Boseman, coming off an underappreciated turn in last year’s Marshall, has quickly joined his DNA with that of the Wakandan king and protector.  He strikes a perfect balance between heroic swagger and humble duty to his people, and as noted early and shown often, it’s a tough job that will take more than birthright to master.  He’s aided by a cadre of magnificent women, a sister, a lover and a lieutenant who exhibit mastery in their respective fields of science, spycraft and soldiering.  There’s an ongoing debate over what kind of role in the world a hyper advanced but secretive nation should play, which along with many nice touches including but not limited to some fun tech upgrades (this is Marvel, after all) to T’Challa’s classic costume end up serving as subtle but overarching metaphors on race and society, both from the past and very much today.  This leads to one of the best-conceived and executed villains of the MCU, Killmonger, played with anger and menace by Michael B. Jordan as the natural corollary to T’Challa’s thoughtful grace.  All heroes must pass a variety of trials by fire, and Killmonger brings both physical and spiritual obstacles to batter our protagonist with that truly lead to a transformative character arc while illustrating several complicated dichotomies between the foes.  The rest of the players involved soar—even Martin Freeman as the overwhelmed CIA operative Everett Ross gets some heroic notes—and by the time the dust has settled, we’re staring at what may become one of the most popular Marvel heroes to ever splash across the silver screen.  As names like Hemsworth, Downey Jr. and Evans age/expense out of their seemingly iconic roles, Boseman and a few other young upstarts appear to be more than ready to take on whatever challenges Marvel Studios cook up for their ever-expanding fictional universe.


The Greatest Showman



Critics and audiences alike embraced Hugh Jackman’s R-rated finale (we’ll see about that) as the Wolverine character earlier this year in the highly successful Logan, but I have little doubt the star was more excited about the release of his light-as-a-feather biopic musical of Phineas T. Barnum, The Greatest Showman.  The X-Men made him a star, a franchise player and no doubt a millionaire many times over, but Jackman’s always wanted to sing and dance his way into your heart, not stab his adamantium claws through it.  A longtime stage performer, he lent his star power to the immediately cancelled Viva Laughlin television series—apparently viewers weren’t ready for a Vegas-set musical weekly in 2007—and found Oscar nomination glory belting out Jean Valjean’s songs in Les Miserables.  It’s no surprise, then, that he’d gladly jump into this role, a modestly budgeted tale about the birth of the best known circus and its risk taking founder.  Whether or not it works probably depends entirely on how open the particular heart in the theater seat is to the musical form itself.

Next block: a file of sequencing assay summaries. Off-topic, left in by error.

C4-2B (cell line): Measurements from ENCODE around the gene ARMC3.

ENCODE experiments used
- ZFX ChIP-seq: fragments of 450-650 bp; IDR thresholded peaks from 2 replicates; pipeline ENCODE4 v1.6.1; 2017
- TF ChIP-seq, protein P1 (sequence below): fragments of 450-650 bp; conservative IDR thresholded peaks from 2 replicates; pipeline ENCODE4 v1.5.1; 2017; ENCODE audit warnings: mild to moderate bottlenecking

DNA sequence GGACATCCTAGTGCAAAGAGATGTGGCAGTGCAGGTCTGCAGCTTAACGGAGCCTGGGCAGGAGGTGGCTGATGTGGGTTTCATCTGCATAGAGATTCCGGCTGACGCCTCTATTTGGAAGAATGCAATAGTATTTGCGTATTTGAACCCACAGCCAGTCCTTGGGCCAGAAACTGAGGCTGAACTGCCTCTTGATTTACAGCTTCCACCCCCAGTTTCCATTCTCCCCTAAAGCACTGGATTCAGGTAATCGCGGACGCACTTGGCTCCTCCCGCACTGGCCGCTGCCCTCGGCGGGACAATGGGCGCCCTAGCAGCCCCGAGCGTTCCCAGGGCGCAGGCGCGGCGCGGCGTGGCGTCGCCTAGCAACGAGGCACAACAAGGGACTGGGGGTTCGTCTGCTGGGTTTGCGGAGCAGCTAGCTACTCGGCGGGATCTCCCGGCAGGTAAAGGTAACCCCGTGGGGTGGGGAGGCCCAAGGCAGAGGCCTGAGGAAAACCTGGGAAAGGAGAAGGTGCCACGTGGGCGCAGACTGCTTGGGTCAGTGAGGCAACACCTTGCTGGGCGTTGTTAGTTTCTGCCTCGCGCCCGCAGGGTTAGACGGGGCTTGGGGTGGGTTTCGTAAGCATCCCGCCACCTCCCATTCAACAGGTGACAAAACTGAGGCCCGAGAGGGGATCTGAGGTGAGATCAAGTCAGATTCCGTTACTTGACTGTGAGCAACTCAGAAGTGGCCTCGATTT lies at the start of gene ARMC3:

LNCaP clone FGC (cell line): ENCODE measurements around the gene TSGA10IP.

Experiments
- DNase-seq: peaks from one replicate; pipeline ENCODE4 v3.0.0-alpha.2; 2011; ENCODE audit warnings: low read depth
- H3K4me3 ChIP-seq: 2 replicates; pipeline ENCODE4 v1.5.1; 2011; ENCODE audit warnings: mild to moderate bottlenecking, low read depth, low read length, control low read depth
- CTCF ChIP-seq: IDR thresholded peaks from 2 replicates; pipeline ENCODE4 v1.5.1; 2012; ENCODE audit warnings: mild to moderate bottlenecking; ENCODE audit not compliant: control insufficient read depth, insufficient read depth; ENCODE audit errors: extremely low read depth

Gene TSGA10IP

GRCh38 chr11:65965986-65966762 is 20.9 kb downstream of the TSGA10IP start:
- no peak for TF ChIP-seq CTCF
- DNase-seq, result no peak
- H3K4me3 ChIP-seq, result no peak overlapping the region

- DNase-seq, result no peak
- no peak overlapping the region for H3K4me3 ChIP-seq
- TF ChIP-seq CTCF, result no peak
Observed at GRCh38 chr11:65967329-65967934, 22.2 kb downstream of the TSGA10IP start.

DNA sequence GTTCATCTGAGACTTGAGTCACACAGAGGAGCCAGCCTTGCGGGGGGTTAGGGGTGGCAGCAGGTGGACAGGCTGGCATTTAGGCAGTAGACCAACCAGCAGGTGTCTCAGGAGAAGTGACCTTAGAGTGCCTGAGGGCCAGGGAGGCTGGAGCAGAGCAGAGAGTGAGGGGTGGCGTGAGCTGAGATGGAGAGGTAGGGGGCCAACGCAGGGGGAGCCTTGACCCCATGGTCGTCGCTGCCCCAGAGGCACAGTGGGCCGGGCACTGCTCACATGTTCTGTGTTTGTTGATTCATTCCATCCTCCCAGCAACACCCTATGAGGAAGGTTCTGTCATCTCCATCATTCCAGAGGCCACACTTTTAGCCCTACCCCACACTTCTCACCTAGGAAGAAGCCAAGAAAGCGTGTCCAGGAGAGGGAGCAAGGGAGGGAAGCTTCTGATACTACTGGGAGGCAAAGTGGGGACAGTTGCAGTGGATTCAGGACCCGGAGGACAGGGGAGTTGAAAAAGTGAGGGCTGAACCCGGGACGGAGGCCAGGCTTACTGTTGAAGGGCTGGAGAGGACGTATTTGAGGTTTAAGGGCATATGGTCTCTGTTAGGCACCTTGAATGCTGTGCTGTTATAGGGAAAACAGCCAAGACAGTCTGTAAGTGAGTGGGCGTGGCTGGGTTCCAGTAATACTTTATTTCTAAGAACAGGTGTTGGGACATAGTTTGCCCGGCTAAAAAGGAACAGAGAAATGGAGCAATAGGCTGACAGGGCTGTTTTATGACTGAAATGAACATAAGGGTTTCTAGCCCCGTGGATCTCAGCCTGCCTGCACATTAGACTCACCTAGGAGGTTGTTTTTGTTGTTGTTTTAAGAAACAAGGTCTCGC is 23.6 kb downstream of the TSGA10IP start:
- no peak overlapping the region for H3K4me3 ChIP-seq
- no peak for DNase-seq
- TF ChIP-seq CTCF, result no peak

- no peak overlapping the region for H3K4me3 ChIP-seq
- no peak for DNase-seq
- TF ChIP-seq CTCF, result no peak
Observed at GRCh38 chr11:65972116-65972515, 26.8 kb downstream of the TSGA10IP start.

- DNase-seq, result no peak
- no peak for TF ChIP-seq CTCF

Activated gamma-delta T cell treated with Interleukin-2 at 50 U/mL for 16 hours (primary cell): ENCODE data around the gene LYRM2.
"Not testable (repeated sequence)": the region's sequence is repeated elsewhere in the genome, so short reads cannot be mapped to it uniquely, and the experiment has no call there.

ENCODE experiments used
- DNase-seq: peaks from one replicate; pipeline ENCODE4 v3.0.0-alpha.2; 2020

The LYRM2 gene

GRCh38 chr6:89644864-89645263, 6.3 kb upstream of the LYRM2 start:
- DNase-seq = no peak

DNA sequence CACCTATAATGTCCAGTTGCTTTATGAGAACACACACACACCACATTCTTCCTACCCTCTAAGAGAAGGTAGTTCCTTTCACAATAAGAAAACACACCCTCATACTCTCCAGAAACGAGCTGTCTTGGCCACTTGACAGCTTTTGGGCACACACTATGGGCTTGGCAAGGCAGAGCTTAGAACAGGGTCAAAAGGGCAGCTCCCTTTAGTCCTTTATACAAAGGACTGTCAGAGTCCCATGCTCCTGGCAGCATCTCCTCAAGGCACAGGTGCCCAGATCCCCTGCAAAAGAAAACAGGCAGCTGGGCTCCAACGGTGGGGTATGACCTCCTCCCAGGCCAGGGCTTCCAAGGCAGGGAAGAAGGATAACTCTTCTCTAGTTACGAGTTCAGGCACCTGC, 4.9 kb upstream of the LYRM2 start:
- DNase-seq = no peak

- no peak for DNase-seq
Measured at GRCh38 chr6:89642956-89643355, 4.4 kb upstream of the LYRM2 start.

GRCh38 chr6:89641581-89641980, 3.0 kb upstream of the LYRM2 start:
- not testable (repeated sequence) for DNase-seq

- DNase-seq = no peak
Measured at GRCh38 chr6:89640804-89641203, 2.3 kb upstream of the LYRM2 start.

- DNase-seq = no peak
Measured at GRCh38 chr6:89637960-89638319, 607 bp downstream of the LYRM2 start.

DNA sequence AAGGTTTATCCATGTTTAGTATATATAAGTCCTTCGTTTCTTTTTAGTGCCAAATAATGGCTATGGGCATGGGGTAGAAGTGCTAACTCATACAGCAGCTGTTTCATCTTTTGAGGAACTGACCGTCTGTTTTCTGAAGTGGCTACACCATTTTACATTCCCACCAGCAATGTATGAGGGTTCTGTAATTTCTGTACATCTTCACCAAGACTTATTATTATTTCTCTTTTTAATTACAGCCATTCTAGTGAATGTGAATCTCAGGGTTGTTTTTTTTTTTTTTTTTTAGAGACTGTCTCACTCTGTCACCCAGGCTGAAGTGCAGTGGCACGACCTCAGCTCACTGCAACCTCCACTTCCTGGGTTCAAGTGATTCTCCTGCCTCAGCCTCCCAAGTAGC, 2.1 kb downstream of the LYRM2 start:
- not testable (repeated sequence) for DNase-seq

To those who peruse the genre with regularity, there won’t be too many surprises here.  A plucky American myth about a poor kid turning his dreams into reality and riches, set to regular breaks into song with lavish attention paid to costume, set, lighting and choreography throughout, The Greatest Showman checks the boxes like clockwork.  The music itself reminds one less of Rent or Hamilton than Katy Perry; syrupy inspirational pop that reinforces the easy ideals of belief in oneself, true love, overcoming obstacles, etc.  In other words, the music of the musical, sadly, isn’t one of its high points.  That said, each sequence is lovingly conceived and shot by special effects coordinator turned director Michael Gracey, and the dance sequences are anywhere from solid to spectacular depending on the given number.  The cast isn’t given anything groundbreaking or unpredictable to do, but seem to get caught up in fearless leader Jackman’s clear enthusiasm for the project, so there’s a genuine spring in most everyone’s steps even as we’re moved dutifully through the rise, fall, and of course rise again of the titular character.  Every time Barnum is about to turn to complete narcissism, a vibrant new musical sequence or grounding romantic interlude with steadfast wife Charity (Michelle Williams) pops up to remind us that we, too, love this scallywag.

Before I make it sound like The Greatest Showman is barely more than a brightly colored candy wrapper ready to blow away in the wind, it should be mentioned that the film has a bit more to say than white guys in America really can make it after all.  As long as you’re not looking for anything approaching a docudrama recounting Barnum’s original “employees” being purchased slaves, or a deeper exploration of the exploitation weaved throughout the whole concept of a freak show, you’ll find some comfort in the script’s earnest attempts to cast the circus entourage as outsiders getting their own shot at fame, glory and perhaps even a measure of equality.  Jackman’s Barnum is himself a poor kid at heart running in (and yet always just outside of) wealthy circles, and the class warfare that permeated 1850s America and hasn’t exactly disappeared in 2017 informs large swaths of his character arc.  Thus the fizzy charms of a film seemingly based more on sound and spectacle than anything else actually find some social justice underpinnings that, if not exactly creating true gravitas, make The Greatest Showman appear to care about more than just a quick good time.


Darren Aronofsky’s Mother!